I can’t be alone. In fact, I know I’m not as I have come across a good many others who have the same problem. There isn’t even a name for it, but I would not be surprised to find that there is a high proportion of fellow sufferers within the blogging community.
I am the last person to belittle phobias, which can be as debilitating as they can appear unreasonable… I need only say ‘spider’ to one of my sons… or ‘wet worms’ and my own version of terror wriggles before my eyes. The present issue may not have an official name of its own… or at least none that I’d care to admit to… but it sits somewhere between topophobia and deipnophobia, which, roughly translated means somewhere between stage fright and the fear of making after dinner conversation. Except in this case, it relates specifically to making those first steps in conversation with people in the comments section.
I can write till the cows come home, as the saying goes… and sit me down with a cuppa or a nice glass of Burgundy and I can talk all night face to face. I can stand in front of a room full of people or up on a stage and speak off the cuff if I have to. And I enjoy conversations online with people I have come to know… but those first steps in the transition between article and conversation leave me feeling as awkward as a teenager on a first date. Compliments are even harder to answer… yet I’d be lying if I said they didn’t make me smile. It is that stage between writing and the personal touch of friendship where I never know quite what to say.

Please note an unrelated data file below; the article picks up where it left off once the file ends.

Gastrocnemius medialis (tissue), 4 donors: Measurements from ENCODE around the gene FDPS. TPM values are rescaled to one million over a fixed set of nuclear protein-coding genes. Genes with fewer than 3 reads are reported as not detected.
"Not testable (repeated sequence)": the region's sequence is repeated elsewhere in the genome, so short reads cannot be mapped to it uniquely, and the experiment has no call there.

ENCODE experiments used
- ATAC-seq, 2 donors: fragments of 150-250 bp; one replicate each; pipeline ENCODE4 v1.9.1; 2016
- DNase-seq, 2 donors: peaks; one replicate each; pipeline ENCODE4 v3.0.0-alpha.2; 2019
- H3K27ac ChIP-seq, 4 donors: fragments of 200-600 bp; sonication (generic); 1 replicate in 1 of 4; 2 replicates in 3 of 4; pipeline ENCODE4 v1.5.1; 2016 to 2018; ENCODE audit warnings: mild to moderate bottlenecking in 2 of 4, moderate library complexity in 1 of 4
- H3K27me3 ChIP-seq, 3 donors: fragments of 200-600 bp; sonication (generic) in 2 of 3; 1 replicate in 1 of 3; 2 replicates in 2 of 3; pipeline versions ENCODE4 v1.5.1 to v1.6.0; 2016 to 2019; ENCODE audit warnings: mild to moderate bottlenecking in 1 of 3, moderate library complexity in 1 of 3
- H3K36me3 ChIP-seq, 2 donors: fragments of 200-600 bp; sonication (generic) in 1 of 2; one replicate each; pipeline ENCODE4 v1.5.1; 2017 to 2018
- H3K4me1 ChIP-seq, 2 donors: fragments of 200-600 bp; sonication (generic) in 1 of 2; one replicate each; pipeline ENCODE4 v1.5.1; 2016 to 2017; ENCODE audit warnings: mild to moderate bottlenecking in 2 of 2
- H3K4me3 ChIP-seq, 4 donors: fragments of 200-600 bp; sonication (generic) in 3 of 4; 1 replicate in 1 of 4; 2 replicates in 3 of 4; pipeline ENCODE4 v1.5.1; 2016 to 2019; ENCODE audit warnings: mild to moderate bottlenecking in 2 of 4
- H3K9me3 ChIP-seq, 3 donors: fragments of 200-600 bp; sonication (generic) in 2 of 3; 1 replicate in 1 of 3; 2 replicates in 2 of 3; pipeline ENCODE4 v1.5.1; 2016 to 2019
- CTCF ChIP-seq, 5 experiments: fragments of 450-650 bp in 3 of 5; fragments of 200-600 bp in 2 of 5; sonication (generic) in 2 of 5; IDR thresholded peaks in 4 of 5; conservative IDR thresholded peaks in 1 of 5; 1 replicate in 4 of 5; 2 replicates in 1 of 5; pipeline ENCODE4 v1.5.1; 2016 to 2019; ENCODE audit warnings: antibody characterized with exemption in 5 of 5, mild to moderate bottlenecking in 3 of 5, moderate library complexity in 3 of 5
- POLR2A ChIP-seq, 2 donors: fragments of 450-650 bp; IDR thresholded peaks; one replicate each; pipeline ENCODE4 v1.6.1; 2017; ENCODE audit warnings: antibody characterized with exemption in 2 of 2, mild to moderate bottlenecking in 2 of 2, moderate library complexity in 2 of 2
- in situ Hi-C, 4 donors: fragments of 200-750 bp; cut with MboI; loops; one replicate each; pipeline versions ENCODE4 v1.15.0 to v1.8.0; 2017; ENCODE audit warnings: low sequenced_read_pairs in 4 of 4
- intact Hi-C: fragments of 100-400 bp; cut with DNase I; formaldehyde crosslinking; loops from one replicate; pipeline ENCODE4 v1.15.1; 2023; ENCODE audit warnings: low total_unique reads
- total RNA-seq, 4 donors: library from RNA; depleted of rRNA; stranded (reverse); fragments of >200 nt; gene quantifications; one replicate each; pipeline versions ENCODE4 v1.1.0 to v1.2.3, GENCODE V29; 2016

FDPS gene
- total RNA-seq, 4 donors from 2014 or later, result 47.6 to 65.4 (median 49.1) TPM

It is true that when someone leaves a comment on your blog you have little to go on… no smile, no eyes, no body language… and these are usually our first line of enquiry when we meet someone new. You can always nip across to their blog, if they have one, before answering and try to get a feel for them through their writing. I tend to do this, but it doesn’t always work… you can’t learn a huge amount from, say, a recipe or photography blog unless they have a good ‘about’ page.
I do answer all comments… unless WordPress’ notifications let them slip through undetected… even if it is sometimes no more than a ‘thank you’ or a ‘like’. Pages of unanswered comments would seem all wrong to me. But I have to admit that I struggle sometimes with what to say… or I feel awkward and stilted…and as shy as I was as a teen.
I’ve thought about it a lot. Why? I write as I am; most of my posts are written off the cuff and posted with no more than a quick proofing… it isn’t as if I have a persona to maintain. Why, when I could meet you for a coffee and would start by holding out a hand or giving you a hug… why can’t I answer those comments with ease. It’s not as if they really matter… except, there’s the rub, because they do.
If someone has taken the time to leave a pertinent comment, then they have read what has been written. It has touched, moved, amused or evoked a fellow feeling in them and they have taken a step forward with extended hand. They have voluntarily moved from the shadows of being an invisible and anonymous reader into a spotlight that says, ‘this is me’. It is the greatest compliment and the best gift for any writer to know they are being read and evoking a response. When that response is shared on a personal level, there are few things more important. And that’s exactly the point at which I clam up.
Maybe that is the reason why… because they are important. And suddenly, it’s personal.